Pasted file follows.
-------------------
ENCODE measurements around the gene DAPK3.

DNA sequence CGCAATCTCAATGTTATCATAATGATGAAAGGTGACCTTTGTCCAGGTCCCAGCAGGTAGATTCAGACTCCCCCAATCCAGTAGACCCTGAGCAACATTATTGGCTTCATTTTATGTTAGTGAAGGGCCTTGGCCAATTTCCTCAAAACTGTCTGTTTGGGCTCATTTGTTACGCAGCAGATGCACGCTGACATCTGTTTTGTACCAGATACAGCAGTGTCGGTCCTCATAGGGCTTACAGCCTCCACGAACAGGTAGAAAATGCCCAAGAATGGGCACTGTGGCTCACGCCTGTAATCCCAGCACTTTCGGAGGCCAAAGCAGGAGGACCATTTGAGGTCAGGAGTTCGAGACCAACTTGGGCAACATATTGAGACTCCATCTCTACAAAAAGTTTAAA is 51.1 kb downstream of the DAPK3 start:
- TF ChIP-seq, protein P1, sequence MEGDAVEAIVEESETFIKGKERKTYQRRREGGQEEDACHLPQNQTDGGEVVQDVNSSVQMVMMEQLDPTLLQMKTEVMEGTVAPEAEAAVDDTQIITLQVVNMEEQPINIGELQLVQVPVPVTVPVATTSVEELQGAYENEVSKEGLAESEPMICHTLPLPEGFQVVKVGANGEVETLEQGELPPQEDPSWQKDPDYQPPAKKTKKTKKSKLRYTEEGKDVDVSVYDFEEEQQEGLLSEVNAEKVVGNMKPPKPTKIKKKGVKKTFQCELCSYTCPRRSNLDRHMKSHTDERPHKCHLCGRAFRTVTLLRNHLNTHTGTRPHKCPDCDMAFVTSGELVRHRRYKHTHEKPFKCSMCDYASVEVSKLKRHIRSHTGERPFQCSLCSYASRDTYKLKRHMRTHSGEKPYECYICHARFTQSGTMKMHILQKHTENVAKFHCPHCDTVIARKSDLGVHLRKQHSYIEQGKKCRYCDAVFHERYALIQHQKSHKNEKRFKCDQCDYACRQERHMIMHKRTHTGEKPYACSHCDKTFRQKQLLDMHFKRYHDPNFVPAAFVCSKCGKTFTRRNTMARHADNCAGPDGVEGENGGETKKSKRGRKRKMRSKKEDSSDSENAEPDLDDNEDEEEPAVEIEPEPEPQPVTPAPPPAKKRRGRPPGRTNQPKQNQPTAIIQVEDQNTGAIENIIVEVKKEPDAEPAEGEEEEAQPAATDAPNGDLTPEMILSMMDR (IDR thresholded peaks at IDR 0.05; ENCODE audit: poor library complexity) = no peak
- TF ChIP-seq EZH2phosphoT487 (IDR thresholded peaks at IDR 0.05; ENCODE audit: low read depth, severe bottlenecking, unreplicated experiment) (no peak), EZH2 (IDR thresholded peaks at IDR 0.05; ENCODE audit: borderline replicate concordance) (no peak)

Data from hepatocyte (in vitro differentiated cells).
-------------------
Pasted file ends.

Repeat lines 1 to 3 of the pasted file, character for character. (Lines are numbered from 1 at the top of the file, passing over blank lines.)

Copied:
ENCODE measurements around the gene DAPK3.

DNA sequence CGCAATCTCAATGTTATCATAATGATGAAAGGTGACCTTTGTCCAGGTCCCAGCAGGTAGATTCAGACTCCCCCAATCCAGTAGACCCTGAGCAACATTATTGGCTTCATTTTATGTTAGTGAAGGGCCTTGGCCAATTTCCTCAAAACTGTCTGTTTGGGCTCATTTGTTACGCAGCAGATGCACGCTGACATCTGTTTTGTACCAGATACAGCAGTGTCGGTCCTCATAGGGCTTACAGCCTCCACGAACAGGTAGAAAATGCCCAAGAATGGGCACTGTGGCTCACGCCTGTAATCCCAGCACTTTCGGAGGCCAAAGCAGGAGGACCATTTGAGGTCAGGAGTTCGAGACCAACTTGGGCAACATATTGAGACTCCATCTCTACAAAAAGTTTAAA is 51.1 kb downstream of the DAPK3 start:
- TF ChIP-seq, protein P1, sequence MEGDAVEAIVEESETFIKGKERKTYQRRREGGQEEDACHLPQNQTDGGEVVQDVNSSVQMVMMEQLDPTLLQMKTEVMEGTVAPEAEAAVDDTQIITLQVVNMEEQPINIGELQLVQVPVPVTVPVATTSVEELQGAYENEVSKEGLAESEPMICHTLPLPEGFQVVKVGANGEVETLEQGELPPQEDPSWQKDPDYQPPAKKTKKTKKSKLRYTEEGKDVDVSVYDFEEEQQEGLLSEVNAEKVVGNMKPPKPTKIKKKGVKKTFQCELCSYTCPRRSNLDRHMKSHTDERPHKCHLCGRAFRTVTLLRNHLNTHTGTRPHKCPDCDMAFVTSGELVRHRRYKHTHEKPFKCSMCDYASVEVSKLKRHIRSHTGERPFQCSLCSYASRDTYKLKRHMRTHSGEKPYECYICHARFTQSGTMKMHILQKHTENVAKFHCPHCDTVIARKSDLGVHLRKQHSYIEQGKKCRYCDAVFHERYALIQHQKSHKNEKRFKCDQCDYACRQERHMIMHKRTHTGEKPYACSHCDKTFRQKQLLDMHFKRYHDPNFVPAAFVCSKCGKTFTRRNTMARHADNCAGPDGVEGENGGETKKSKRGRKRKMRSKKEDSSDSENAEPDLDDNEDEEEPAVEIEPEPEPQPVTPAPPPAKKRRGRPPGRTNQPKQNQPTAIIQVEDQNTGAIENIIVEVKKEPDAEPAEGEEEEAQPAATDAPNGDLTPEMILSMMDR (IDR thresholded peaks at IDR 0.05; ENCODE audit: poor library complexity) = no peak